I guess I had 3 (maybe). Hindsight bias I think I had my epidural too early, my water broke on it's own but I was ruptured more than 20 hr (infection risk) which bought me an extra day in the hospital so I always think if I had waited maybe I would have delivered faster and could be been discharged a day earlier. I had a 32 and 38 week USs for measuring 3+ weeks bigger but he was a normal size (born 7#8oz at 38 weeks). I pushed for 30 min with the head making no progress out, stretching attempts made, so I got an episiotomy and he came out with little effort the next push.

corri... corrinacs

I agree with most of these EXCEPT for 2 things.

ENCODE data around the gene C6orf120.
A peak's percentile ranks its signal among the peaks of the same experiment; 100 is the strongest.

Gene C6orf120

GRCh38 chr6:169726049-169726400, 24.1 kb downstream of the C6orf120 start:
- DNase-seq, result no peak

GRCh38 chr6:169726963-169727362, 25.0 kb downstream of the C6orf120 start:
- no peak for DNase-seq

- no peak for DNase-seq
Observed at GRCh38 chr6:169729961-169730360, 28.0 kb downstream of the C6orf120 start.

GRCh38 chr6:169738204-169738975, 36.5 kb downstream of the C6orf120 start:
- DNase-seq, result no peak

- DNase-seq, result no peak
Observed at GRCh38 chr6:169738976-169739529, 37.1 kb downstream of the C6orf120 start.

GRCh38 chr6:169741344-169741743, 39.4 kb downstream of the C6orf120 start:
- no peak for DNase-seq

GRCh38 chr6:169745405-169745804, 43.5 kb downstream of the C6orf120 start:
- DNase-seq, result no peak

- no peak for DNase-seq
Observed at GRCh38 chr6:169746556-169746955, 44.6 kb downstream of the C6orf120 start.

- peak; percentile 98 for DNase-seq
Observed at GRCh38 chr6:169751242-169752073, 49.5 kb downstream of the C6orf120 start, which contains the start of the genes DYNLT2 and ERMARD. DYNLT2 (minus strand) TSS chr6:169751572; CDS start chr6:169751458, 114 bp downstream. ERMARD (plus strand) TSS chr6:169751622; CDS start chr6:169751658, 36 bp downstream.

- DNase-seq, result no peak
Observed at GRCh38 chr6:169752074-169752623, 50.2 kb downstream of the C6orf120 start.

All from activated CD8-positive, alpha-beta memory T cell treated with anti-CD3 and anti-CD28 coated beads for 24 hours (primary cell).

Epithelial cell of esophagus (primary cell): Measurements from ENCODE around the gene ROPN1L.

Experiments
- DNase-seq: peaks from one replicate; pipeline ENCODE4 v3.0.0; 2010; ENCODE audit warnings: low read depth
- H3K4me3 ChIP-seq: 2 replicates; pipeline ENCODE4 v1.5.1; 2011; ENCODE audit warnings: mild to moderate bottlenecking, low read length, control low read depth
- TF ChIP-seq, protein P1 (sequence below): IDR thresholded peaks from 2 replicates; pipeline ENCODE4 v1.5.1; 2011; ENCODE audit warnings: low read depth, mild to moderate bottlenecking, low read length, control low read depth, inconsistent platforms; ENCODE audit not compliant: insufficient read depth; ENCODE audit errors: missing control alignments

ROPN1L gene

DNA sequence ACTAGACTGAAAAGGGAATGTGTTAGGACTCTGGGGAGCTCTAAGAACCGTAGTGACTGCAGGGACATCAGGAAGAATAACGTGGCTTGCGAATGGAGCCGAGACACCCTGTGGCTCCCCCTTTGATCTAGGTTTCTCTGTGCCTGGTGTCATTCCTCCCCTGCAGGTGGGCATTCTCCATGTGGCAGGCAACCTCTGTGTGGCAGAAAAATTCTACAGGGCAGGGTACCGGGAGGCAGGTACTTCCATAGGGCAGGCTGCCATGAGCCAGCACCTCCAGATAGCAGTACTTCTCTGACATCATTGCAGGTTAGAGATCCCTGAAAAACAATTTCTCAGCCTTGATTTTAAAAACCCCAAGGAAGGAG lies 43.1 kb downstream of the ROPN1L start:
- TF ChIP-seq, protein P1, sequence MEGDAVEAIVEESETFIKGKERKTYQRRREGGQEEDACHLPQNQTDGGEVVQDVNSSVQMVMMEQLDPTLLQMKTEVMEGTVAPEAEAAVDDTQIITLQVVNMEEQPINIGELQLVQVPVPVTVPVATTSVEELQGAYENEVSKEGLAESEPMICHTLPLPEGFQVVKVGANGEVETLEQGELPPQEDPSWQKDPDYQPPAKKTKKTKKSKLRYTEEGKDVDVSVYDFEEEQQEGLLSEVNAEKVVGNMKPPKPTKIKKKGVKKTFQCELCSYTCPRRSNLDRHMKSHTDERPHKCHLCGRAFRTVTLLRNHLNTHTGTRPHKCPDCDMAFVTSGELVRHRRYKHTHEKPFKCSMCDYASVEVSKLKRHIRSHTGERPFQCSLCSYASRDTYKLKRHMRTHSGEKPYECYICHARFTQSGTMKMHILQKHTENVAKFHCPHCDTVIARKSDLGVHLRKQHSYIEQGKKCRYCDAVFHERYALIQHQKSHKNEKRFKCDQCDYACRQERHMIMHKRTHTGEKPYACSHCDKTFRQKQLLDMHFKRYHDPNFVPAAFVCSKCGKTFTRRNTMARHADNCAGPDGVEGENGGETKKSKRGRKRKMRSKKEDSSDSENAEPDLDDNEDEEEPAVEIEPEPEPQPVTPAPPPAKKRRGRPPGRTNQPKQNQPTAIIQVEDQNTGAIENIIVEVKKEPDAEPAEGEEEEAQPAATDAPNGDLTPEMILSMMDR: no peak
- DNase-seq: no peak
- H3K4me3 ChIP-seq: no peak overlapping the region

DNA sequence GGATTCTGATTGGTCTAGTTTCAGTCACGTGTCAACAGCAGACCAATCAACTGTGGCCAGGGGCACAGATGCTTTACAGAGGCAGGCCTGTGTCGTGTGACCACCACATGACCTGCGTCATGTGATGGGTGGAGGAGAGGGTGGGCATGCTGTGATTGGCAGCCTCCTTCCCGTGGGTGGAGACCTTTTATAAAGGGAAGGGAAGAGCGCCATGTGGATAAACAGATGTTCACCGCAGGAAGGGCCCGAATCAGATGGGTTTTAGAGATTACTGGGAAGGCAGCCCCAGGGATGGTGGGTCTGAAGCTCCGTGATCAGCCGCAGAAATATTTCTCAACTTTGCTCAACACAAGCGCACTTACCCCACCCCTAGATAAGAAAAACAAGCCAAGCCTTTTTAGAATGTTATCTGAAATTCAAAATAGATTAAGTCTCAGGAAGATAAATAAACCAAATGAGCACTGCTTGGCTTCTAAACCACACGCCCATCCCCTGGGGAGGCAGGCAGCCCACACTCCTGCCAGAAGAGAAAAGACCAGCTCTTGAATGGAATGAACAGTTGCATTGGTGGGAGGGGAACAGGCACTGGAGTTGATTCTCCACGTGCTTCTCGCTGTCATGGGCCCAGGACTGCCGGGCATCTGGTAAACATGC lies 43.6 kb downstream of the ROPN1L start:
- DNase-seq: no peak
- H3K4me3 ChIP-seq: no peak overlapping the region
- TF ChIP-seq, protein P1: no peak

1. Constant Fetal Monitoring.  I am GLAD I had this with my son when I went into labor 5 years ago tomorrow!  I was planning a c-section becuase he was footling breach, but I started labor before his scheduled date.  They put me on the monitors and left the room to get things ready for me.  The monitors started beeping like crazy and the next thing I know they got me otu of there and into the OR STAT!!!!!  My son would have died if I hadn't had the constant fetal monitoring.  After that, I had to with my second son.....that fear of almost losing my first like that sticks with me.


2. Bed-in vs. not....take what you need!  I used the nursury quite often to get some extra zz's after my c-sections and I don't feel bad about it at all!  They brought him to me to feed on demand and he was with me most of the time during the day!  But I was getting over surgery, and there are just sometimes I needed some extra rest.


So, in those two I don't agree in the slightest :).

Lovex23 Lovex23